A rare example of Hitler’s most secret cipher machine, the Lorenz, has been presented for display at the The National Museum of Computing (TNMOC) at Bletchley Park.*
Lorenz messages were used to encrypt the messages of the German High Command during World War II. Much more complex than Enigma, the Lorenz cipher could be broken only thanks to Bill Tutte’s deduction of the architecture of the Lorenz machine without ever having seen one.
After breaking the cipher, the Allies were able to read the German High Command’s top secret messages, albeit after a long delay running into weeks. From 1944 onwards, with the creation of the Colossus computer by Tommy Flowers, the Allies were able to reduce this decrypt time from weeks to hours, a speed that undermined the German military machine.
It is estimated that about 200 Lorenz machines were in existence during World War II but only four are known to have survived. The particular Lorenz SZ42 machine to be displayed at TNMOC has the serial number 1137 and was used at the German HQ in Norway at Lillehammer, north of Oslo, during the time the country was occupied by Nazi forces.
The loan of a Lorenz SZ42 machine to TNMOC completes the set of artefacts that tell the remarkable Lorenz story in its entirety from encryption to decryption. The Lorenz machine will go on display alongside a re-built version of the Colossus computer.
Colossus was used to find the wheel start positions used by the Lorenz machine as messages were enciphered. Another reconstructed machine on display at TNMOC, the Tunny, was used to decrypt the Lorenz traffic after it was configured with the wheel settings found by Colossus. The museum already has an original Spruchtafel, the Germans' Lorenz wheel-setting aid – one of only two known to be in existence – on loan.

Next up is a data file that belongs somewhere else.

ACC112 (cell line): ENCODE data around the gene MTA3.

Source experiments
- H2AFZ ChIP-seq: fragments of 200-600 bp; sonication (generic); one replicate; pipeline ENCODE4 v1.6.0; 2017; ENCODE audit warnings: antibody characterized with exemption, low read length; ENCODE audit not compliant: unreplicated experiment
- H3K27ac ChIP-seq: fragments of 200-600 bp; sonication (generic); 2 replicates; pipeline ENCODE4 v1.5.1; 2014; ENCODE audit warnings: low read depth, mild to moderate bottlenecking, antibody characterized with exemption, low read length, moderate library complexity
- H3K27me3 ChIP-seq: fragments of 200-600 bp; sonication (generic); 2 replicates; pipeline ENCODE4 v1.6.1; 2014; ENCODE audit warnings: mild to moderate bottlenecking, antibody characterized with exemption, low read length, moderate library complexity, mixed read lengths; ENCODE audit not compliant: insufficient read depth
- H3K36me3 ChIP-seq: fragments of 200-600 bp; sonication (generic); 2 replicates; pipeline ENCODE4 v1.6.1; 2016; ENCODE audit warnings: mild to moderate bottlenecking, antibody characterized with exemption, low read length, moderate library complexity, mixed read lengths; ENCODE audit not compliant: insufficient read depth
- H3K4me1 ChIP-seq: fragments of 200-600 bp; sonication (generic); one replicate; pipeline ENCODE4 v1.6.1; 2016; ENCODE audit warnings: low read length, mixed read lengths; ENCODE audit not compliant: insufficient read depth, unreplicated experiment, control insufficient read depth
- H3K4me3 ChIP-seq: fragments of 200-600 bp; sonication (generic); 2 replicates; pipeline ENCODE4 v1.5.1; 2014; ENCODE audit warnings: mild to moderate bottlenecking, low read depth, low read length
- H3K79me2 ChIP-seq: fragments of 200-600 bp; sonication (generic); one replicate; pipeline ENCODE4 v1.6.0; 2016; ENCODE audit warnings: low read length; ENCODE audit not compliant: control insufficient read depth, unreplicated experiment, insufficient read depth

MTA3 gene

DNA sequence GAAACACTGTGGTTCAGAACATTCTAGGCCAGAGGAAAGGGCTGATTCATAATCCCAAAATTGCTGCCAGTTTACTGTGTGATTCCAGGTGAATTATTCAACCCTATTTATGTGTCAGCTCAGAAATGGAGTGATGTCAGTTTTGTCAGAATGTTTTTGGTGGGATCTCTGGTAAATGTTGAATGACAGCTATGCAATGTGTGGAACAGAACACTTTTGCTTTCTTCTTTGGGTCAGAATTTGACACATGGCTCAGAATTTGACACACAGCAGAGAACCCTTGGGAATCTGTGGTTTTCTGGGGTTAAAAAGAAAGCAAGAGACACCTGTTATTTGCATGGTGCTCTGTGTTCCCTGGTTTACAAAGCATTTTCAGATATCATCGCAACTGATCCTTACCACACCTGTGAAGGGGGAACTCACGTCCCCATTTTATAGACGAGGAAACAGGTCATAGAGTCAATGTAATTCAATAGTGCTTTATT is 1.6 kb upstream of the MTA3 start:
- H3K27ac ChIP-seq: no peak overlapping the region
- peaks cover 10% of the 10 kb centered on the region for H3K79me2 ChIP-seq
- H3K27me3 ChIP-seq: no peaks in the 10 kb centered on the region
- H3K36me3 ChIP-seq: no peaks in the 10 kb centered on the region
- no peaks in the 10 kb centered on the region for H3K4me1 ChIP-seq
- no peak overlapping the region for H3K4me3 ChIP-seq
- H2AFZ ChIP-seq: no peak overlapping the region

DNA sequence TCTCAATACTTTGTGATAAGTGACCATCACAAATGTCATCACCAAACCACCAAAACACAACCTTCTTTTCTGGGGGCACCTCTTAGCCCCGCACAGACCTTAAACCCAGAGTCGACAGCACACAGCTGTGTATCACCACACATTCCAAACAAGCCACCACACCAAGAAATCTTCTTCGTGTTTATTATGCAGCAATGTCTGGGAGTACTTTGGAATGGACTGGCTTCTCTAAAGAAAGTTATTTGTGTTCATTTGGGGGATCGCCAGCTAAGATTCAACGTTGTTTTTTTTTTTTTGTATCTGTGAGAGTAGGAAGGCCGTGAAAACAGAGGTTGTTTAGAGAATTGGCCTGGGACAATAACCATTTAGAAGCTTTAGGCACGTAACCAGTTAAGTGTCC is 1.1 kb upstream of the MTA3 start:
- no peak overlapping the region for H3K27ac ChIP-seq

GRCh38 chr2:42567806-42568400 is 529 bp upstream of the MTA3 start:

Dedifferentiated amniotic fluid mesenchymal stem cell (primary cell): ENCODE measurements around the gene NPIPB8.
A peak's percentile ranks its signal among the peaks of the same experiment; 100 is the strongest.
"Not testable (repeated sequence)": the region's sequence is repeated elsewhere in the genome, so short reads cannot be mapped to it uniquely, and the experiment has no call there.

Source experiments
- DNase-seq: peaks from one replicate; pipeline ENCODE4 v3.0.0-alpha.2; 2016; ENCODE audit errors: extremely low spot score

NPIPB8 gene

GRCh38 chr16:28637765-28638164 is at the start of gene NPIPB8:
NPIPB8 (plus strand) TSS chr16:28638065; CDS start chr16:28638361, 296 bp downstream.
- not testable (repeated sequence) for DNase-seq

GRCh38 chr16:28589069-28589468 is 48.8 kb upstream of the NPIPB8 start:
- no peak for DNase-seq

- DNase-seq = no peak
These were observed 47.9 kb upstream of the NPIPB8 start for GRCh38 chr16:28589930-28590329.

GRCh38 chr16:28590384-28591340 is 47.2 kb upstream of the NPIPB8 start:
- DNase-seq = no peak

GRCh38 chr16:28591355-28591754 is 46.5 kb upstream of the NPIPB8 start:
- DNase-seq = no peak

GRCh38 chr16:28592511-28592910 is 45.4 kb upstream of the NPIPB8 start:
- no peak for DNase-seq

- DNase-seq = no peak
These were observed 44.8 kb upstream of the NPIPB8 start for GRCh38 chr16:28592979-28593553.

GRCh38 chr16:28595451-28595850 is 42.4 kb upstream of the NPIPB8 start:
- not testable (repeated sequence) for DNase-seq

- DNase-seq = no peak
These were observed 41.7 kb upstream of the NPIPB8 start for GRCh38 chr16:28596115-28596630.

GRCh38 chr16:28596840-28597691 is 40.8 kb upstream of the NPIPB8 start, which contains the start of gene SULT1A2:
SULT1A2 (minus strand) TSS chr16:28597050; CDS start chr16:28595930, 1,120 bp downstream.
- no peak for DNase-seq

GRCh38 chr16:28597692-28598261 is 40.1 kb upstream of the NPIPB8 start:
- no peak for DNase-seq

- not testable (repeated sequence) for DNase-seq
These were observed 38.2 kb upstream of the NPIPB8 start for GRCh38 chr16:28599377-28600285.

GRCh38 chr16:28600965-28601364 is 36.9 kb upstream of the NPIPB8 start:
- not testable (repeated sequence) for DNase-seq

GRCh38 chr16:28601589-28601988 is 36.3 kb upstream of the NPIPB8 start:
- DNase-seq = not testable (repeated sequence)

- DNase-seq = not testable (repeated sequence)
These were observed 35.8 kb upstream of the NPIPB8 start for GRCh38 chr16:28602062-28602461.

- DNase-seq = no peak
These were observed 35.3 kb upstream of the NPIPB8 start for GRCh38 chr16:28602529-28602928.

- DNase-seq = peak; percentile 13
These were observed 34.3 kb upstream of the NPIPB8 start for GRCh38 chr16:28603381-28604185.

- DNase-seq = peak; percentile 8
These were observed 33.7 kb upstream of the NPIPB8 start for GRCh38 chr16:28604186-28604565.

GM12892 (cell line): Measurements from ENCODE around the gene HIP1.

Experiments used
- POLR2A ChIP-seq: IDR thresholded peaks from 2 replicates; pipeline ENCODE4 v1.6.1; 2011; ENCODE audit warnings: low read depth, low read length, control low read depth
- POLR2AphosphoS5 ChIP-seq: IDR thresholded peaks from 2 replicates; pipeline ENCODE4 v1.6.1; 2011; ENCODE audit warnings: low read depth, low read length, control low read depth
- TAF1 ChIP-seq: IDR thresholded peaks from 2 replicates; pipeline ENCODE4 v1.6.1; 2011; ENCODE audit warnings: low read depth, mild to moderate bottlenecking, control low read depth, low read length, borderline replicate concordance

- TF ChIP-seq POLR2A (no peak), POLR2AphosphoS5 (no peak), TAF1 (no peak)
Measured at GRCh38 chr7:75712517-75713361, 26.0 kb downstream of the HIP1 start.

At a ceremony in central London, Lieutenant Colonel Stein Wilhelm Aasland of the Norwegian Armed Forces Museum presented a Lorenz SZ42 as a long-term loan to Andy Clark, chairman of TNMOC. The audience included two former WRNS personnel – Wrens – who had worked on Colossus, along with relatives of those involved in the breaking of Lorenz.
Colossus Wrens, Betty O'Connell and Irene Dixon, with the Lorenz SZ42
Irene Dixon, one of the first operators of Colossus in 1944, said: “I am thrilled that TNMOC is able to tell the Lorenz story even better than before by displaying the amazingly complex Lorenz machine. For years, I had to keep silent about the incredible work of Tommy Flowers and his team, but the growing publicity today about their achievements is very exciting. I would love every schoolchild to know the names of Tommy Flowers and Bill Tutte.”
Receiving the Lorenz machine, TNMOC's Clark said: “We are enormously grateful to the Norwegian Armed Forces Museum for its generous loan. It completes a truly unique set at TNMOC and helps bring further life to the story that we have always wanted to tell as clearly and dynamically as possible.”
“The arrival of the Lorenz… brings into even sharper focus the astonishing achievements of those wartime code-breakers,” he added in a TNMOC statement.
A full reunion of Colossus veterans and relatives of those connected with the breaking of Lorenz is to be held at The National Museum of Computing later this spring. ®
* Admission to TNMOC does not require paying admission to Bletchley Park Museum. TNMOC is on the Bletchley Park Estate grounds. At the Main Gate of Bletchley Park, ask for The National Museum of Computing in Block H.